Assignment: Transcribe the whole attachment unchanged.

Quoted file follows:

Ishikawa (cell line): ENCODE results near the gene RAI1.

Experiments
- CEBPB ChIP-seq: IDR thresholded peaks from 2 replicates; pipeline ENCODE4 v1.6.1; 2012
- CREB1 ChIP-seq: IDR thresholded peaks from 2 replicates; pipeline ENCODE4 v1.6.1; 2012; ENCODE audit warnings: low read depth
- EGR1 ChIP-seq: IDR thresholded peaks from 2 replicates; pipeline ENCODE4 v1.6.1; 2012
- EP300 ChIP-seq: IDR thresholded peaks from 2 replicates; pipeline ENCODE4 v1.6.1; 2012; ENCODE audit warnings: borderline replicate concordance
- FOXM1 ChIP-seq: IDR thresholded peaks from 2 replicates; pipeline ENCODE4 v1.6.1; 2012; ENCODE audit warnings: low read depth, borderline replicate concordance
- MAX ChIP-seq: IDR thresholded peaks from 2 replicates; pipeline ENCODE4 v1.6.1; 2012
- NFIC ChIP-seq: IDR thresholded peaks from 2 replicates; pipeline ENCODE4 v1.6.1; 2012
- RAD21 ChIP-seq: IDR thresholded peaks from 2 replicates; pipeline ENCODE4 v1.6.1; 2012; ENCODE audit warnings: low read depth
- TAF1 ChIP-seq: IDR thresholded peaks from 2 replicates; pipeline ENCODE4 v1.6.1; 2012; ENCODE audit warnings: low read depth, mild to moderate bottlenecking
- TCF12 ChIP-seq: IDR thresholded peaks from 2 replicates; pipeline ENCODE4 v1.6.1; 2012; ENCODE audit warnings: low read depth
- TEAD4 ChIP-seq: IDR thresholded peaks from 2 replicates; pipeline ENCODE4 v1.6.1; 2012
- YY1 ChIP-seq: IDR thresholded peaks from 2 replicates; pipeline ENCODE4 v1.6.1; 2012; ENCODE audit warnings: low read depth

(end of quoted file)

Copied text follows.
Ishikawa (cell line): ENCODE results near the gene RAI1.

Experiments
- CEBPB ChIP-seq: IDR thresholded peaks from 2 replicates; pipeline ENCODE4 v1.6.1; 2012
- CREB1 ChIP-seq: IDR thresholded peaks from 2 replicates; pipeline ENCODE4 v1.6.1; 2012; ENCODE audit warnings: low read depth
- EGR1 ChIP-seq: IDR thresholded peaks from 2 replicates; pipeline ENCODE4 v1.6.1; 2012
- EP300 ChIP-seq: IDR thresholded peaks from 2 replicates; pipeline ENCODE4 v1.6.1; 2012; ENCODE audit warnings: borderline replicate concordance
- FOXM1 ChIP-seq: IDR thresholded peaks from 2 replicates; pipeline ENCODE4 v1.6.1; 2012; ENCODE audit warnings: low read depth, borderline replicate concordance
- MAX ChIP-seq: IDR thresholded peaks from 2 replicates; pipeline ENCODE4 v1.6.1; 2012
- NFIC ChIP-seq: IDR thresholded peaks from 2 replicates; pipeline ENCODE4 v1.6.1; 2012
- RAD21 ChIP-seq: IDR thresholded peaks from 2 replicates; pipeline ENCODE4 v1.6.1; 2012; ENCODE audit warnings: low read depth
- TAF1 ChIP-seq: IDR thresholded peaks from 2 replicates; pipeline ENCODE4 v1.6.1; 2012; ENCODE audit warnings: low read depth, mild to moderate bottlenecking
- TCF12 ChIP-seq: IDR thresholded peaks from 2 replicates; pipeline ENCODE4 v1.6.1; 2012; ENCODE audit warnings: low read depth
- TEAD4 ChIP-seq: IDR thresholded peaks from 2 replicates; pipeline ENCODE4 v1.6.1; 2012
- YY1 ChIP-seq: IDR thresholded peaks from 2 replicates; pipeline ENCODE4 v1.6.1; 2012; ENCODE audit warnings: low read depth